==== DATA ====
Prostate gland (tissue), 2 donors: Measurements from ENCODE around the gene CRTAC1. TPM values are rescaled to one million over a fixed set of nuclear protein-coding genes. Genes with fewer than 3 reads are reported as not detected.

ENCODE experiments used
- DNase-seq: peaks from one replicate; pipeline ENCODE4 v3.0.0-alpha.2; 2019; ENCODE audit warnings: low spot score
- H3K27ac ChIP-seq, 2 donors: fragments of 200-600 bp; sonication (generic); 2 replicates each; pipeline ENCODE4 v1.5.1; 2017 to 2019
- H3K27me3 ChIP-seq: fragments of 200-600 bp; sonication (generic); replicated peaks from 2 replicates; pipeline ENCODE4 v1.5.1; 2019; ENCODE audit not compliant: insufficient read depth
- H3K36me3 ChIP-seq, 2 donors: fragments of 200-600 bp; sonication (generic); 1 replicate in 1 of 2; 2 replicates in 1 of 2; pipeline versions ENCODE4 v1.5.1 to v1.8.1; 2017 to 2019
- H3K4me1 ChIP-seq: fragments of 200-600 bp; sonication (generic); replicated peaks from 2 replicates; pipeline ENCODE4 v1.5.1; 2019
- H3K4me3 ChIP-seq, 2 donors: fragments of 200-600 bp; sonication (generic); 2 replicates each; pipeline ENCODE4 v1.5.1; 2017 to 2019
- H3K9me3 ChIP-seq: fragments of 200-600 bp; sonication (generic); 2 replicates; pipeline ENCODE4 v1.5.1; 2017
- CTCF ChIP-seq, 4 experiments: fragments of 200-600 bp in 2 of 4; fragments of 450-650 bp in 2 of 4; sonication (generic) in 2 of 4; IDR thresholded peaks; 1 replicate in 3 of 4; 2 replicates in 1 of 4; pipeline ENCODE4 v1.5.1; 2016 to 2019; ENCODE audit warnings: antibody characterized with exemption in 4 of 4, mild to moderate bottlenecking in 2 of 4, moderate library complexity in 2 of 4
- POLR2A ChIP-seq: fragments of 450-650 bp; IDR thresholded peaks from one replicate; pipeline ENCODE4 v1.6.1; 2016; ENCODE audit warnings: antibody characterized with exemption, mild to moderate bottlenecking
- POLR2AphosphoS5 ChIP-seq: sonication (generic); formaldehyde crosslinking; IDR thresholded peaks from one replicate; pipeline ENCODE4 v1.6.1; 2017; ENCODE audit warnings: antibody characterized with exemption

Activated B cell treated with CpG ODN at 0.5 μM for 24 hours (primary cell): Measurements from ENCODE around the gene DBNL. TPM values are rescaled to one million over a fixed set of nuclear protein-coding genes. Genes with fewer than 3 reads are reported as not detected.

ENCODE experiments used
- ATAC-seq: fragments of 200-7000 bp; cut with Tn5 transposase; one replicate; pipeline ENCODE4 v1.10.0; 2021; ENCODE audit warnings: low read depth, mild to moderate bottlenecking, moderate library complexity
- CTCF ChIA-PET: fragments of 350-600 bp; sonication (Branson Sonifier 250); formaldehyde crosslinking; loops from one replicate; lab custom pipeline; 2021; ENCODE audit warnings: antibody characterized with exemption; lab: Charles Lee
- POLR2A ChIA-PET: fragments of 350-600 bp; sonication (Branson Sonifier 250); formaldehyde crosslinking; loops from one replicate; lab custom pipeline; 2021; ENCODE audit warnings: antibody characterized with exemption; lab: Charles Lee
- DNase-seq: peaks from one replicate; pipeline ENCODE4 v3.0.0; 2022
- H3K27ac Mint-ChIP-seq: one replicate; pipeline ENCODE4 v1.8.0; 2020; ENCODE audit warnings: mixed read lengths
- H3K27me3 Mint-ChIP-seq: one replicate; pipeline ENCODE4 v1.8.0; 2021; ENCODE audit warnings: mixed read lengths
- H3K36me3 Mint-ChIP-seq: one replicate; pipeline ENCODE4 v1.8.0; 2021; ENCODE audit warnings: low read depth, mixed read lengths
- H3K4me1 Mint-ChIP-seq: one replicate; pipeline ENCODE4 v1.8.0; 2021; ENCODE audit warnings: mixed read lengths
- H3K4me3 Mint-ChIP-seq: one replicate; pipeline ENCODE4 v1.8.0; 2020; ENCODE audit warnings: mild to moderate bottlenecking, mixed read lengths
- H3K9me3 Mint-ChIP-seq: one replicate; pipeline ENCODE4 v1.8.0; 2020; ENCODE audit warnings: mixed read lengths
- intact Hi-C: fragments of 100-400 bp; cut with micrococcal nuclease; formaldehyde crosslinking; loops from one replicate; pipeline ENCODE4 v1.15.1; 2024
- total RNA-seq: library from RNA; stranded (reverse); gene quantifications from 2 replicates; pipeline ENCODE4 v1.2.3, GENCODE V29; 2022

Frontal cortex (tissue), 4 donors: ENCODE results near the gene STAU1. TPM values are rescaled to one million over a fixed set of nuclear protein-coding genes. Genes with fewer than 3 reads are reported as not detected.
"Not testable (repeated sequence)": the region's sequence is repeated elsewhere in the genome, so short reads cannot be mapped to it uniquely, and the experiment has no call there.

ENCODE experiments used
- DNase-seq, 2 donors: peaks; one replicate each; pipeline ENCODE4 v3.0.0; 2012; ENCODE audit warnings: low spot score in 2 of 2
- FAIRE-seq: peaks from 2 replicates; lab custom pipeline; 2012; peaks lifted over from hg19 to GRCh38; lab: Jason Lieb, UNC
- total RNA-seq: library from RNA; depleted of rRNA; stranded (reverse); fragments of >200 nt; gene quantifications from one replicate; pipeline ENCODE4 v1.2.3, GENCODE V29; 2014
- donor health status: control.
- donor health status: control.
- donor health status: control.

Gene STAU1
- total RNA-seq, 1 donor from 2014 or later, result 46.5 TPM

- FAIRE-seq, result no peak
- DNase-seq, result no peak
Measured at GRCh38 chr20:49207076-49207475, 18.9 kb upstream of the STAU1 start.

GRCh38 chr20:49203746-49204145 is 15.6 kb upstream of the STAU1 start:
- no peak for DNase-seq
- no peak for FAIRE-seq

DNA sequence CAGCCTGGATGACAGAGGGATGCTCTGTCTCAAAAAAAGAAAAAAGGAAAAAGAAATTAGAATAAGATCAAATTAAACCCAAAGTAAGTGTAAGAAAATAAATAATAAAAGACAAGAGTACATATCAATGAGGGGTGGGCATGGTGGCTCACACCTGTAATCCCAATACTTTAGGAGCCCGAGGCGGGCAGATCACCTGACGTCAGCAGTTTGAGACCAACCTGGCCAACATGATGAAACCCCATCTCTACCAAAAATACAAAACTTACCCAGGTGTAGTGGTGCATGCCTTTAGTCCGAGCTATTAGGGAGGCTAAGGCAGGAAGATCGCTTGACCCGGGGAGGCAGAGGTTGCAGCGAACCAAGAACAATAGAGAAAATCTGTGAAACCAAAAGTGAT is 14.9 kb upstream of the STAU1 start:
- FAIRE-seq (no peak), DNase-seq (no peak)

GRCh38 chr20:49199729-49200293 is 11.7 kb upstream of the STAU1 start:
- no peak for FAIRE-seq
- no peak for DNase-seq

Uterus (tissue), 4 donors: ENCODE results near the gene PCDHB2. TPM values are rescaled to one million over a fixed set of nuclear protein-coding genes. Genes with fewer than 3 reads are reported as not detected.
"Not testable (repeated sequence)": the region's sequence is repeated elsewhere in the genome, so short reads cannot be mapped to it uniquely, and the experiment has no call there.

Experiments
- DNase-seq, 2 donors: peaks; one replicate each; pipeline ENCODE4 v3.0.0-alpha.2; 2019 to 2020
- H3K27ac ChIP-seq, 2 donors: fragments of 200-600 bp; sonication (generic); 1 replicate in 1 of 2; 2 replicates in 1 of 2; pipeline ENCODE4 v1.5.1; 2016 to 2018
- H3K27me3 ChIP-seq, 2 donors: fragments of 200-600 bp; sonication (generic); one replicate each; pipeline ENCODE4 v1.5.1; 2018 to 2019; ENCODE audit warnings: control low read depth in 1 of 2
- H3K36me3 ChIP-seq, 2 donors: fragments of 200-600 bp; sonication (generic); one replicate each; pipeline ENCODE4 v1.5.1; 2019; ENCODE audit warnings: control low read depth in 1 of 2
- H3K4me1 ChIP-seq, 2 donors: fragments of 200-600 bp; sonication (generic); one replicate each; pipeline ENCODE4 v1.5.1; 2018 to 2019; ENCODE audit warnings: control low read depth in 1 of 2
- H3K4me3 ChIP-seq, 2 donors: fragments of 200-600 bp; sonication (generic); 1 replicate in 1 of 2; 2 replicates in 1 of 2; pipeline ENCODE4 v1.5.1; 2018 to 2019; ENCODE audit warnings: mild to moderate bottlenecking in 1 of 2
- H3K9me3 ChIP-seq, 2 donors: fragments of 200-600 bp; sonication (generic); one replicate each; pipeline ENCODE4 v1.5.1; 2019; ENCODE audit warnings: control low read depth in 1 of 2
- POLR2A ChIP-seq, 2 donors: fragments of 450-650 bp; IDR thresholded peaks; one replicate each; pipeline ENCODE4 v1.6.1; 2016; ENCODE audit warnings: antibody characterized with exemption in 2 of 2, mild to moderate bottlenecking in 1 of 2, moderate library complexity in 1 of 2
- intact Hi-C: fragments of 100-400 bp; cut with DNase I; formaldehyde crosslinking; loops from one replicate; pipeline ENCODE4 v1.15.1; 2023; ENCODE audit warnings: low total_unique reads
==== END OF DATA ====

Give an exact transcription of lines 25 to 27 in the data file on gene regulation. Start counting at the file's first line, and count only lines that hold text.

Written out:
- intact Hi-C: fragments of 100-400 bp; cut with micrococcal nuclease; formaldehyde crosslinking; loops from one replicate; pipeline ENCODE4 v1.15.1; 2024
- total RNA-seq: library from RNA; stranded (reverse); gene quantifications from 2 replicates; pipeline ENCODE4 v1.2.3, GENCODE V29; 2022

Frontal cortex (tissue), 4 donors: ENCODE results near the gene STAU1. TPM values are rescaled to one million over a fixed set of nuclear protein-coding genes. Genes with fewer than 3 reads are reported as not detected.